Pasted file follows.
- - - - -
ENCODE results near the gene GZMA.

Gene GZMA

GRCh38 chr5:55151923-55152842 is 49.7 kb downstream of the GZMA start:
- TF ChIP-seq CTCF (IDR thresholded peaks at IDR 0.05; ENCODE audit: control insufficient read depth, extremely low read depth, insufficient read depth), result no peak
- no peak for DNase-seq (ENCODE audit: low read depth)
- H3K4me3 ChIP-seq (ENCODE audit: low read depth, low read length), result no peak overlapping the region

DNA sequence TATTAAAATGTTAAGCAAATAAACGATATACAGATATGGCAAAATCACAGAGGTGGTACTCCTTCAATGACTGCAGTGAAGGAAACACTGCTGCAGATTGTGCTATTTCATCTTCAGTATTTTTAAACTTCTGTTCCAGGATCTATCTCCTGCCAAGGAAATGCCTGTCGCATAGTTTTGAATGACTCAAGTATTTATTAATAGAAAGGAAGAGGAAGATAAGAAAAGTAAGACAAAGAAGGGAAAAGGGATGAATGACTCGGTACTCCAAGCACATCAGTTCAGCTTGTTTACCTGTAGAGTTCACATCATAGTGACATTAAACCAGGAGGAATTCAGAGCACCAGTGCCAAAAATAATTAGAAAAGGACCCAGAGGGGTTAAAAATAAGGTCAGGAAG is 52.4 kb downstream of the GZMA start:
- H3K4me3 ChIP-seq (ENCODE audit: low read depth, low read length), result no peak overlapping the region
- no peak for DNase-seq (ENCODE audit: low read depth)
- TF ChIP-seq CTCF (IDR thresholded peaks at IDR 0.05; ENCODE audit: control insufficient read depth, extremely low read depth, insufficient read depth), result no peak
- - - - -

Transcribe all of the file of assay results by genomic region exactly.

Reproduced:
ENCODE results near the gene GZMA.

Gene GZMA

GRCh38 chr5:55151923-55152842 is 49.7 kb downstream of the GZMA start:
- TF ChIP-seq CTCF (IDR thresholded peaks at IDR 0.05; ENCODE audit: control insufficient read depth, extremely low read depth, insufficient read depth), result no peak
- no peak for DNase-seq (ENCODE audit: low read depth)
- H3K4me3 ChIP-seq (ENCODE audit: low read depth, low read length), result no peak overlapping the region

DNA sequence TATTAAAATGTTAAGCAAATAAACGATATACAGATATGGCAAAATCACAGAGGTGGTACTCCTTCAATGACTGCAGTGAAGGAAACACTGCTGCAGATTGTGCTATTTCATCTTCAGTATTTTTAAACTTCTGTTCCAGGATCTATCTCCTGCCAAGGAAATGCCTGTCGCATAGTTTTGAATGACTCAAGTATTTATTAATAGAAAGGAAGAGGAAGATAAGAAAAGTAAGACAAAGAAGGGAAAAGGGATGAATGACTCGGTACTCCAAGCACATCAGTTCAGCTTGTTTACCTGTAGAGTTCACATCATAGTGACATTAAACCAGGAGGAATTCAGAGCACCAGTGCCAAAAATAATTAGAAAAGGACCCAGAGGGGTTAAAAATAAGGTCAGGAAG is 52.4 kb downstream of the GZMA start:
- H3K4me3 ChIP-seq (ENCODE audit: low read depth, low read length), result no peak overlapping the region
- no peak for DNase-seq (ENCODE audit: low read depth)
- TF ChIP-seq CTCF (IDR thresholded peaks at IDR 0.05; ENCODE audit: control insufficient read depth, extremely low read depth, insufficient read depth), result no peak